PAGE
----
A Philadelphia basketball legend and a former National Player of the Year passed away on Monday night.
Michael Brooks, a 6-foot-7 forward who was named the NABC National Player of the Year in 1980, died in Switzerland on Monday night due to a massive stroke, according to the Philadelphia Inquirer.
He was just 58 years old.
Brooks finished his career with 2,628 points and 1,372 rebounds. He never averaged less than 20 points in his four seasons in college. (Think about that for a second.) He was the No. 9 pick in the 1980 NBA Draft and averaged double-figures for four years before season-ending knee injuries sent him to Europe to play. Brooks was also named the captain of the 1980 Olympic team that missed out on the Moscow games due to the USA’s boycott.
Brooks, according to the Inquirer, had aplastic anemia, which required him to receive a bone marrow transplant last week. His body rejected the marrow, which resulted in the strokes that ended his life.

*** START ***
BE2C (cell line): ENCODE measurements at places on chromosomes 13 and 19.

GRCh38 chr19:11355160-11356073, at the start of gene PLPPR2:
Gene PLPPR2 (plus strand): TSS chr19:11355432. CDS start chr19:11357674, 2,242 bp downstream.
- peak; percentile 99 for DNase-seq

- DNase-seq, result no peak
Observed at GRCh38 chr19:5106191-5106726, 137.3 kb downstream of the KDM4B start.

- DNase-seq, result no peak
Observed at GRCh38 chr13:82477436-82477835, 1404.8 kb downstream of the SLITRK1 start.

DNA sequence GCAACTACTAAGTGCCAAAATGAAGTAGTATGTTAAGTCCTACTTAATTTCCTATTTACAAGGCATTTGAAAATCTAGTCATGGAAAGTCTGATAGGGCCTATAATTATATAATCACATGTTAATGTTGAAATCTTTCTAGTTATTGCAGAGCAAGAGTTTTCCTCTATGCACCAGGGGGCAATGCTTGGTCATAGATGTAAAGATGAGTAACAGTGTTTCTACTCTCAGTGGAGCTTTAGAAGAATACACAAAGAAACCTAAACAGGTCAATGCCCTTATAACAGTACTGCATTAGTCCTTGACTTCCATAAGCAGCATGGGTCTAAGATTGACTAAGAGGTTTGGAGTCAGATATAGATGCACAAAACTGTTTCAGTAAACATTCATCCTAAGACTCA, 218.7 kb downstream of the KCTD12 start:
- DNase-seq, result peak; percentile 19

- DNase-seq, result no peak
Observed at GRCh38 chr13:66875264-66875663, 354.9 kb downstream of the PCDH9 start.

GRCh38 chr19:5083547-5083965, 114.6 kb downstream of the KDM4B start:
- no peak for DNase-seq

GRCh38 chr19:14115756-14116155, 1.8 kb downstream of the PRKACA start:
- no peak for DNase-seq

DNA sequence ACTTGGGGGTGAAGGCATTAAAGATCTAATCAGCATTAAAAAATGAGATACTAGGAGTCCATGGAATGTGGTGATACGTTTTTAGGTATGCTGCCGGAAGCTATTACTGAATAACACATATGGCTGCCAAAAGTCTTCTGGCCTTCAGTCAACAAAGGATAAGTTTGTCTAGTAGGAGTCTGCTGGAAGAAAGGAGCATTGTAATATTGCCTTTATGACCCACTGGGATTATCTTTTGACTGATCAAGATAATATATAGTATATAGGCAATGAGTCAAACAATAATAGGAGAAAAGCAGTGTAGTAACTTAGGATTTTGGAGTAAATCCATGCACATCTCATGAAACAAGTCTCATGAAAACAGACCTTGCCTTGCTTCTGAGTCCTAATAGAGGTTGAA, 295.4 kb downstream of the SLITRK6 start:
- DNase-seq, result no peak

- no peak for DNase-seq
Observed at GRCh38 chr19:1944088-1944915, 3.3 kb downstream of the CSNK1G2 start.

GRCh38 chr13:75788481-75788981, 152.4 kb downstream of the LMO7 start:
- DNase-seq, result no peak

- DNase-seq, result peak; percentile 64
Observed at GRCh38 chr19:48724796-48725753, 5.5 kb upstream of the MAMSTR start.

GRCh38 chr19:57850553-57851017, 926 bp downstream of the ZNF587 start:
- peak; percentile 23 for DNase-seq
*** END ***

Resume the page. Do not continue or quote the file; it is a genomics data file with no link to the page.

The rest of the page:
UCLA, who will be the most interesting team in all of college basketball this season, played their first game of an Australian tour on Tuesday morning, and they won in pretty impressive fashion.
The Bruins had triple digits on the board early in the fourth quarter, eventually beating a club in Sydney by the score of 123-76. For comparison’s sake, Washington and potential No. 1 pick Markelle Fultz beat the same team 101-80 a couple of weeks ago, so the win and the margin of victory is somewhat impressive.
Also worth noting: None of UCLA’s freshmen started. Steve Alford rolled with Aaron Holiday, Bryce Alford and Isaac Hamilton on the perimeter — Holiday and Hamilton combined for 27 points, 18 assists and 11 boards while Alford had 17 points on just 10 shots — with G.G. Golomon and Thomas Welsh up front.
But the noteworthy performances here were from the McDonald’s All-Americans that Steve Alford brought into the program. In his first game in the blue and gold, Lonzo Ball, a potential top ten pick in the 2017 NBA Draft, was just OK. He finished with nine points and four assists while shooting 3-for-9 from the floor. Leaf, however, was terrific, as he led the team with 21 points to go along with nine boards and three assists.
The first exhibition game is hardly a great way to predict how a season is going to play out, but given the pressure and expectations currently surrounding the program, everything the Bruins do this season is going to be scrutinized.